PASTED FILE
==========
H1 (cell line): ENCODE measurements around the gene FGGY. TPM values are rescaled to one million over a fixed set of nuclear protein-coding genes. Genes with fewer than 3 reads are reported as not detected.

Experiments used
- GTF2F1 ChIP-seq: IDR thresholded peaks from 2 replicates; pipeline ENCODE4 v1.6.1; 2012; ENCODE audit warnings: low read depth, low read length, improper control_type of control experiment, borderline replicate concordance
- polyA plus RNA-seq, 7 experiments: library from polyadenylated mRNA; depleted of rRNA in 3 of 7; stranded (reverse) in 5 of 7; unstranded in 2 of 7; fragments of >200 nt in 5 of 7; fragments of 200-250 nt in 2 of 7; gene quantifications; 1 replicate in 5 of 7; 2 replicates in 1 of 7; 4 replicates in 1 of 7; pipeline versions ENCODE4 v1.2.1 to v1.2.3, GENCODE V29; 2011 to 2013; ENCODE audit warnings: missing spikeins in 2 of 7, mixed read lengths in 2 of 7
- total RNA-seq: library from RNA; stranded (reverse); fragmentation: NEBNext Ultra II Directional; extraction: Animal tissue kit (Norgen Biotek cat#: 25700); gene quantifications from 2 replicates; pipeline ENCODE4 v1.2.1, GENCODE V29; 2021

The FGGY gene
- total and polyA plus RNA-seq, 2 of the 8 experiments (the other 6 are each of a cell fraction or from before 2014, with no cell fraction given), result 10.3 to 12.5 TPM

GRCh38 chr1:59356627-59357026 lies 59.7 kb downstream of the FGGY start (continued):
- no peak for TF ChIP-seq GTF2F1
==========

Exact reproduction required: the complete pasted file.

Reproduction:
H1 (cell line): ENCODE measurements around the gene FGGY. TPM values are rescaled to one million over a fixed set of nuclear protein-coding genes. Genes with fewer than 3 reads are reported as not detected.

Experiments used
- GTF2F1 ChIP-seq: IDR thresholded peaks from 2 replicates; pipeline ENCODE4 v1.6.1; 2012; ENCODE audit warnings: low read depth, low read length, improper control_type of control experiment, borderline replicate concordance
- polyA plus RNA-seq, 7 experiments: library from polyadenylated mRNA; depleted of rRNA in 3 of 7; stranded (reverse) in 5 of 7; unstranded in 2 of 7; fragments of >200 nt in 5 of 7; fragments of 200-250 nt in 2 of 7; gene quantifications; 1 replicate in 5 of 7; 2 replicates in 1 of 7; 4 replicates in 1 of 7; pipeline versions ENCODE4 v1.2.1 to v1.2.3, GENCODE V29; 2011 to 2013; ENCODE audit warnings: missing spikeins in 2 of 7, mixed read lengths in 2 of 7
- total RNA-seq: library from RNA; stranded (reverse); fragmentation: NEBNext Ultra II Directional; extraction: Animal tissue kit (Norgen Biotek cat#: 25700); gene quantifications from 2 replicates; pipeline ENCODE4 v1.2.1, GENCODE V29; 2021

The FGGY gene
- total and polyA plus RNA-seq, 2 of the 8 experiments (the other 6 are each of a cell fraction or from before 2014, with no cell fraction given), result 10.3 to 12.5 TPM

GRCh38 chr1:59356627-59357026 lies 59.7 kb downstream of the FGGY start (continued):
- no peak for TF ChIP-seq GTF2F1